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I have 4 Cisco routers, connected one to another like the following:

**R1**(s1/0)--(s1/0)**R2**(s1/1)--(s1/0)**R3**(s1/1)--(s1/0)**R4**

All of them have an IP address assigned on their interfaces. There is a route between R1 and R2, and a route between R3 and R4.

I want R2 and R3 to be an MPLS network, which I configure like so:

R2:

ip cef
int s1/1
mpls label protocol ldp
mpls ip
mpls mtu 1512
ip route-cache cef

R3:

ip cef
int s1/0
mpls label protocol ldp
mpls ip
mpls mtu 1512
ip route-cache cef

However, R1 cannot ping anything except R2 and Traceroute gives "!H" after R2. If I use EIGRP as a routing protocol wrapped in MPLS it works, but my question is why should I need to configure the routes between R2 and R3?

MPLS features rerouting, can it not just create the routes by itself?

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Others have provided more detailed answers, in short though: MPLS is not a routing protocol so no, MPLS it's self does not provide "re-routing" either, that is a misunderstanding. –  jwbensley Feb 10 at 9:18
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migrated from serverfault.com Feb 10 at 0:12

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2 Answers

up vote 6 down vote accepted

Short answer: MPLS is not a Layer 3 Routing protocol, however, it requires one to establish it's paths.

--

Per RFC 3031 Multiprotocol Label Switching Architecture:

An MPLS node will be aware of MPLS control protocols, will operate one or more L3 routing protocols, and will be capable of forwarding packets based on labels.

What this means is that an MPLS node can make forwarding decisions based on labels, not on L3 routing information, but it will still require an L3 routing protocol for creating the path.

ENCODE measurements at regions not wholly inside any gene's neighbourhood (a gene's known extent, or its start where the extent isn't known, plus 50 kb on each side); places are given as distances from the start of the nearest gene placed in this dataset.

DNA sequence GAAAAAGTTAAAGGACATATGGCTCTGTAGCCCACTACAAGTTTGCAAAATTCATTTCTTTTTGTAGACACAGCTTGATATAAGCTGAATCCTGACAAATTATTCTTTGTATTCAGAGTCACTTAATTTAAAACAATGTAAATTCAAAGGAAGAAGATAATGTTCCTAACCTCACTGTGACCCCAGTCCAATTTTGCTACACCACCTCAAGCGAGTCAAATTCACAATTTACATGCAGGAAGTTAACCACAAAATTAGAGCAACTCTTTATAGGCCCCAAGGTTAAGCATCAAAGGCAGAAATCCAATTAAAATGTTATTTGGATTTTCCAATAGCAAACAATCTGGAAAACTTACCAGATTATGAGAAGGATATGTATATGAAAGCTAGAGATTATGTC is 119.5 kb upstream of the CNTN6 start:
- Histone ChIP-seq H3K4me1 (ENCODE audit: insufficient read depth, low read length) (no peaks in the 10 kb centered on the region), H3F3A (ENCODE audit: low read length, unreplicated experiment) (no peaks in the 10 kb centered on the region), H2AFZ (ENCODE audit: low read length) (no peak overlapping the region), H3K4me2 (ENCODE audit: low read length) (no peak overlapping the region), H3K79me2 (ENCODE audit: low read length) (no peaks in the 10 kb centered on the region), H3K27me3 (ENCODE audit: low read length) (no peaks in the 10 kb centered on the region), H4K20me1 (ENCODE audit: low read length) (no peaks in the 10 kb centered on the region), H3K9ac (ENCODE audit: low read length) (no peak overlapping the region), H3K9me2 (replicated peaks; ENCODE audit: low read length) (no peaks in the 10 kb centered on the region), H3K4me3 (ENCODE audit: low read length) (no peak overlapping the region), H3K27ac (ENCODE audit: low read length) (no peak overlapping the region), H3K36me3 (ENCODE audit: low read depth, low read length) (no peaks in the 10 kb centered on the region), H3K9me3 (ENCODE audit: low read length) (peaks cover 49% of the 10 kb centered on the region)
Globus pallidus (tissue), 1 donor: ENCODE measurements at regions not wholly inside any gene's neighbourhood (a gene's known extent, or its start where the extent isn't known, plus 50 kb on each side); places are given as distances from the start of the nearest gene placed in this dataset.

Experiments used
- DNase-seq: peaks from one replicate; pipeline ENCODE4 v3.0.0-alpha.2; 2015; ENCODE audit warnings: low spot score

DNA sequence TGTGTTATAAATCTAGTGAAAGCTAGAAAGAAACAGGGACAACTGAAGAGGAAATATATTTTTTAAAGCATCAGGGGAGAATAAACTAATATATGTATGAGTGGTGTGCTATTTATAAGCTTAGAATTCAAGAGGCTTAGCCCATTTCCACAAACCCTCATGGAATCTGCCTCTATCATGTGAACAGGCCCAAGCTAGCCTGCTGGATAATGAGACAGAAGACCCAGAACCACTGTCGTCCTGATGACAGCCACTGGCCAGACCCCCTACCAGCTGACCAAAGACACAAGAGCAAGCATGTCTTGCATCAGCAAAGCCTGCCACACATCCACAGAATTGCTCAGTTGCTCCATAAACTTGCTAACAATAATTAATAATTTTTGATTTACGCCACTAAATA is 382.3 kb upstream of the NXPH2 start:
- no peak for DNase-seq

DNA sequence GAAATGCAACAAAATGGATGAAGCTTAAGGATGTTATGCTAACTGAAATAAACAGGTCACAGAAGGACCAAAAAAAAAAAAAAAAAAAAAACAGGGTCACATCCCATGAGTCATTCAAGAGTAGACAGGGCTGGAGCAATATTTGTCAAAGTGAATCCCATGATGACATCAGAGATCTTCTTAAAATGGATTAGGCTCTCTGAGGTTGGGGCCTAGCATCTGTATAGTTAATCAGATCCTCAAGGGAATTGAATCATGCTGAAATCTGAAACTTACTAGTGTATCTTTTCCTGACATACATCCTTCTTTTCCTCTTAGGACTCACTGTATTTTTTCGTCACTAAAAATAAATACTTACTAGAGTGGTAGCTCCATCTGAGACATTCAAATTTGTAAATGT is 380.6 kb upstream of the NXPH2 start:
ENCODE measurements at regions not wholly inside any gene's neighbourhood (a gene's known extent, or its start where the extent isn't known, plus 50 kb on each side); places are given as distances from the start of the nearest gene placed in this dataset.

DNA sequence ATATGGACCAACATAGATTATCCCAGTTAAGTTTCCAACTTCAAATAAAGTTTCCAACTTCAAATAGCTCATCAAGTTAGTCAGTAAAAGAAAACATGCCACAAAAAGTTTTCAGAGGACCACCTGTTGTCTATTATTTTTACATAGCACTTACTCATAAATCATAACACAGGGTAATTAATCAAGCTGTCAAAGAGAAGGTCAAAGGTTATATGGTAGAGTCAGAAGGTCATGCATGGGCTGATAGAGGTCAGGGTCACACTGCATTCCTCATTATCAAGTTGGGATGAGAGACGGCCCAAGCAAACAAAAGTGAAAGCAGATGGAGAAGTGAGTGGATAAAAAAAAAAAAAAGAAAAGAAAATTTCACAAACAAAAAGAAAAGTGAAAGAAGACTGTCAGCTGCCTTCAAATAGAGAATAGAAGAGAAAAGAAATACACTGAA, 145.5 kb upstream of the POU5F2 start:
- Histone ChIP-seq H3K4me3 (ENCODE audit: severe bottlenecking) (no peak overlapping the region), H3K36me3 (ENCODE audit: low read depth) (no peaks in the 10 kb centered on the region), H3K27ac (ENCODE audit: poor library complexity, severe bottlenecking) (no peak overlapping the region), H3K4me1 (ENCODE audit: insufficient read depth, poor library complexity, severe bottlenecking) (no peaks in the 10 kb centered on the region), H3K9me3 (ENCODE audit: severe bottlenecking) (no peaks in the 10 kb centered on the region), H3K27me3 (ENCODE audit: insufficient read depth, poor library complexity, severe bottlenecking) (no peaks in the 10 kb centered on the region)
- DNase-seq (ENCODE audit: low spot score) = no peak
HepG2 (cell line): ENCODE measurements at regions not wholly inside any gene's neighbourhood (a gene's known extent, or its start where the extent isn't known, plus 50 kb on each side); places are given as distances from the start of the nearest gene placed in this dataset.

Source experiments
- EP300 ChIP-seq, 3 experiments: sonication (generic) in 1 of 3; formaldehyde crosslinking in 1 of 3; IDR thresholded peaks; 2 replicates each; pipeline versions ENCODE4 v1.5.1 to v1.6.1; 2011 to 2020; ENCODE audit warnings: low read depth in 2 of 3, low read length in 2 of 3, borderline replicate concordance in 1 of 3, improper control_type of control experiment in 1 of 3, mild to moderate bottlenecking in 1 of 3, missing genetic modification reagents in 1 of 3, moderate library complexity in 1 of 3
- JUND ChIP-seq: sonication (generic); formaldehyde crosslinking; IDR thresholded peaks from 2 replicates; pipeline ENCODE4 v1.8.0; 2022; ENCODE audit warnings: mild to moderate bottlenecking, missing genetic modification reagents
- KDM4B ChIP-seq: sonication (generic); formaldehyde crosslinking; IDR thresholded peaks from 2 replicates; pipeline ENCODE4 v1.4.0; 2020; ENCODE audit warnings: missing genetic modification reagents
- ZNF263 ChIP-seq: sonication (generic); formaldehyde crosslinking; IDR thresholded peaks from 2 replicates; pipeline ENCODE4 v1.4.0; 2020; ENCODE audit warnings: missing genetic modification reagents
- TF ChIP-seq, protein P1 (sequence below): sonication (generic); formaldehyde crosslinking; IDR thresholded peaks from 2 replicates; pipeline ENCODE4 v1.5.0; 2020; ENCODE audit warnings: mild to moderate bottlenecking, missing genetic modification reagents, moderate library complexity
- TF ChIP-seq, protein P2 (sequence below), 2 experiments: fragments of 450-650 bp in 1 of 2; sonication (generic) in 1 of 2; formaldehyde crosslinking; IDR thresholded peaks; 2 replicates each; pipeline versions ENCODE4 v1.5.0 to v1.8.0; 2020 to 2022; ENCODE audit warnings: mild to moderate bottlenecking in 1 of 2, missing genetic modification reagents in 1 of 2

MPLS cannot create IP routes where none exist. (Nor can it re-route traffic to where no previous IP routes exist.)

The key to answering this question is in understanding what MPLS is and how it functions. I would recommend checking out Cisco's MPLS FAQ For Beginners and then for more in-depth reading, RFC 3031. These cover your question (and others) in some depth.

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IS it correct to understand this as the following: MPLS is used (among other features) to choose the route to take, but not to create these routes. Creating the routes is a job for some other protocols, like EIGRP. –  Vulpo Feb 10 at 9:28
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@Vulpo, your statement isn't quite correct. First MPLS is a family of protocols and technically MPLS does not do what you said; LDP is the protocol you asked about in your question. LDP can be used several different ways; the way you used it makes a copy of the EIGRP routing table (it's actually based on the CEF tables to be most exact) and maps MPLS labels to each prefix in the CEF table. –  Mike Pennington Feb 10 at 11:23
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MPLS features rerouting, can it not just create the routes by itself?

You've enabled LDP; however, as an MPLS label distribution protocol LDP, only maps IGP routes to MPLS labels; in your case the IGP is EIGRP...

Quoting RFC 3031 - MPLS Architecture, page 8 (emphasis mine):

 MPLS node                  a node which is running MPLS.  An MPLS
                            node will be aware of MPLS control
                            protocols, will **operate one or more L3
                            routing protocols**, and will be capable
                            of forwarding packets based on labels.
                            An MPLS node may optionally be also
                            capable of forwarding native L3 packets.

The RFC doesn't leave this open to interpretation. You cannot use LDP without a routing protocol.

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Mike, you're just too fast for me, beat me by 9 minutes! :) –  Brett Lykins Feb 10 at 1:08
    
It's all good Brett, I know you well enough that I'm sure you didn't copy the answer. I got started on Stack Overflow answering python questions where you have to be quick because there are so many people answering. –  Mike Pennington Feb 10 at 1:13
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